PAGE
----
The European Patent Office (EPO) has revealed patent application figures for 2017. The office received nearly 166,000 European patent applications in 2017, an increase of 3.9% and an all-time high. The EPO published 106,000 granted European patents in 2017, up 10.1% on the previous year.
Benoît Battistelli, EPO president, commented: "In terms of patents, 2017 was a positive year for Europe. The growing demand for European patents confirms Europe's attractiveness as a leading technology market."
The five most active countries of origin in 2017 were the US, Germany, Japan, France and China. The US was the top single country filer by far, accounting for 26% of all EPO patent applications, and its share of EPO applications has been increasing over time. The US returned to growth in EPO applications – it was up 5.8% in 2017 – after a drop in 2016, which had been a knock-on effect of changes in US patent law under the America Invents Act.
Chinese patent applications at the EPO grew by 16.6% last year. This growth was slower than the 24.8% growth from China in 2016, however. It overtook Switzerland last year to make it into the top five for the first time. Japan, with 3.5% growth in applications in 2017, was up again after several years of declining figures. The main exception to the growth trend among the largest patent filing countries was the Republic of Korea. Its applications fell 8.2% in 2017 after two consecutive years of growth.
The EPO reported that European countries filed more patent applications at the EPO in 2017 than in the previous year. Among countries with larger volumes, patent applications from the Netherlands were up 2.7% (after falling 4.1% the previous year), and applications from Italy (up 4.3%) and the UK (up 2.4%) continued to grow.
Germany was Europe's largest patent filing country again, with nearly 500 more applications filed by German inventors and firms in 2017, representing 1.9% growth. Applications from France were up 0.5% after a drop of 2.4% in 2016. Belgium, with a 1.9% drop, was the only one of the larger European economies to have fewer patent applications in 2017, after a strong increase of 7% in 2016.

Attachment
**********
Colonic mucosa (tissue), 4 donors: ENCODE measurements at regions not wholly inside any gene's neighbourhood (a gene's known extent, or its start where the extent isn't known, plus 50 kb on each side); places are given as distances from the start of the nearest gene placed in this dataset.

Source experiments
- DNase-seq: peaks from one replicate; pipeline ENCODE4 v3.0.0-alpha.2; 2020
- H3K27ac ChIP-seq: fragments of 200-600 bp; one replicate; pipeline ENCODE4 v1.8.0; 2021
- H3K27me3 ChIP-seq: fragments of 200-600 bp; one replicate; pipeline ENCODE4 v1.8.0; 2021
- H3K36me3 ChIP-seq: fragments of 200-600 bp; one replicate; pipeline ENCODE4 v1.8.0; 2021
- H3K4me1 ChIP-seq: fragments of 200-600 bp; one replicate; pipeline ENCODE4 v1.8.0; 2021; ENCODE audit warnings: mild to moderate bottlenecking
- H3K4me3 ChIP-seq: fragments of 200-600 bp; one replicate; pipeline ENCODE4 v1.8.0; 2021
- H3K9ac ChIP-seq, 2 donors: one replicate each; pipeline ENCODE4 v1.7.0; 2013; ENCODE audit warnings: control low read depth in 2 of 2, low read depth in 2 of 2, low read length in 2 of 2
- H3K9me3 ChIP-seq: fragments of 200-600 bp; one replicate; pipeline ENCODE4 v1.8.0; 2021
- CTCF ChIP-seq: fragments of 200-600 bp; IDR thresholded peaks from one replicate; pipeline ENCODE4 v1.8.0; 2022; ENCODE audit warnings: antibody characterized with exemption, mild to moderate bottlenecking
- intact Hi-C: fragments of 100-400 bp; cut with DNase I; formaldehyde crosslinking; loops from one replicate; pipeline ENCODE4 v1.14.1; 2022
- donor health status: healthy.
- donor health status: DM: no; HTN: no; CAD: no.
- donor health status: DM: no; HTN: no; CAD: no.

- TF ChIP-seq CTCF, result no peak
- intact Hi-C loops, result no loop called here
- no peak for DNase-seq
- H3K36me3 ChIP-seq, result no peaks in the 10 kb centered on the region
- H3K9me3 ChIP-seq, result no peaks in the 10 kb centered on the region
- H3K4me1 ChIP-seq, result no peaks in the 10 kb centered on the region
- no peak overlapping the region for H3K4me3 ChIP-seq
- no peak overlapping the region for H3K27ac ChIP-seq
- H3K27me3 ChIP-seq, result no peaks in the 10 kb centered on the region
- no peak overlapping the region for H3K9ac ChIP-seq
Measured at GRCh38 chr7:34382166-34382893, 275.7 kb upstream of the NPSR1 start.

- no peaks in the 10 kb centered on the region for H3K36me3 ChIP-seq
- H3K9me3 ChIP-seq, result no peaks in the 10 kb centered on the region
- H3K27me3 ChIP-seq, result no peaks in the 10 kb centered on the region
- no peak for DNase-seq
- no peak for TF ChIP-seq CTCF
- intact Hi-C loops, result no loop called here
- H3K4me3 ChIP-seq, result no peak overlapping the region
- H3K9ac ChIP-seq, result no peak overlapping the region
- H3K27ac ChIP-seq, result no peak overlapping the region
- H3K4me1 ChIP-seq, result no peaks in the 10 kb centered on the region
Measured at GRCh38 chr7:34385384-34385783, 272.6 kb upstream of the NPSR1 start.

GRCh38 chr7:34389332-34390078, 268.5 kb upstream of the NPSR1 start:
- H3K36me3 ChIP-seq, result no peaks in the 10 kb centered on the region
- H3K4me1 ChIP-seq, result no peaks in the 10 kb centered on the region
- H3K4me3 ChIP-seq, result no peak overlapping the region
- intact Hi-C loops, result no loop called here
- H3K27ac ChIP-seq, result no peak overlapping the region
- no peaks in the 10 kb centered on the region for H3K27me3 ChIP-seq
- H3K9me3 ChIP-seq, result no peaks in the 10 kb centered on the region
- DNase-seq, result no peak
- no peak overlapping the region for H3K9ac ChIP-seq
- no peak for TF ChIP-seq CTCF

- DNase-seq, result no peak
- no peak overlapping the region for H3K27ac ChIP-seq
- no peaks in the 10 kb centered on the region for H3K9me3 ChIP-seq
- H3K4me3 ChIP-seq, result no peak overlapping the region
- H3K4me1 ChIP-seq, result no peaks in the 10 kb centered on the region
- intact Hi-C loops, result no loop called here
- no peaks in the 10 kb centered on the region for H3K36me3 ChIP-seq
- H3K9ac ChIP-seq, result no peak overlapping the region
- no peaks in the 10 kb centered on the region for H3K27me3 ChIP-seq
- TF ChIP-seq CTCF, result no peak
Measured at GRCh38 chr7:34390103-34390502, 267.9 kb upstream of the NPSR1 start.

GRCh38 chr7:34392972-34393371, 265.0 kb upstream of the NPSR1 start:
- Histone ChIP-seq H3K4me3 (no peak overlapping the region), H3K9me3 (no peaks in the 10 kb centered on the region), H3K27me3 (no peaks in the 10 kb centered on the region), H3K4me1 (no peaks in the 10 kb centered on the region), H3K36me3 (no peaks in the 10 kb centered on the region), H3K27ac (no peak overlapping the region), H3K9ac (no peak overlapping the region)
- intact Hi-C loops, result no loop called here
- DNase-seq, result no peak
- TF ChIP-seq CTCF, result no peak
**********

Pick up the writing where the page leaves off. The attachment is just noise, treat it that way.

While patent applications from the US continue to represent a sizable portion of EPO filings, a Chinese company has secured the number one filing entity spot this year, for the first time ever. Information technology giant Huawei filed 2,398 applications in 2017, making up more than 1% of patent applications filed with the EPO last year.
Siemens moved up from sixth place to second, followed by LG, Samsung and Qualcomm. The top 10 list of applicants consists of four companies from Europe, three from the US, two from South Korea and one from China.
Breakdown by field
Medical technology was the technical field with the most patent applications filed at the EPO. Its 13,090 applications was up 6.2%. It was followed by digital communication and computer technology. The strongest growth of the top 10 fields was recorded in biotechnology (up 14.5%), followed by pharmaceuticals (up 8.1%) and measurement (up 6.6%).
In terms of fields of invention, the EPO annual report shows that the US accounts for 40% of applications in computer technology, 37% of patents filed in both medical technology and pharmaceuticals, and 32% in biotechnology.
"The analysis of the origin of patent applications in the largest fields of technologies shows that some countries such as China and South Korea are progressing strongly in specialised areas, in particular in the ICT [information and communication technology] field," commented the EPO in a release. "Other economies, such as most EPO member states and the US and Japan, showed a greater diversity in applications across technical fields."
The fourth industrial revolution
The EPO has reported growth in recent years in fields that it terms as related to the fourth industrial revolution (4IR). An EPO study released in December 2017 found European companies were particularly well represented in 4IR areas with a greater diversity, such as artificial intelligence and smart applications in vehicles, while Asian companies dominate in the ICT field.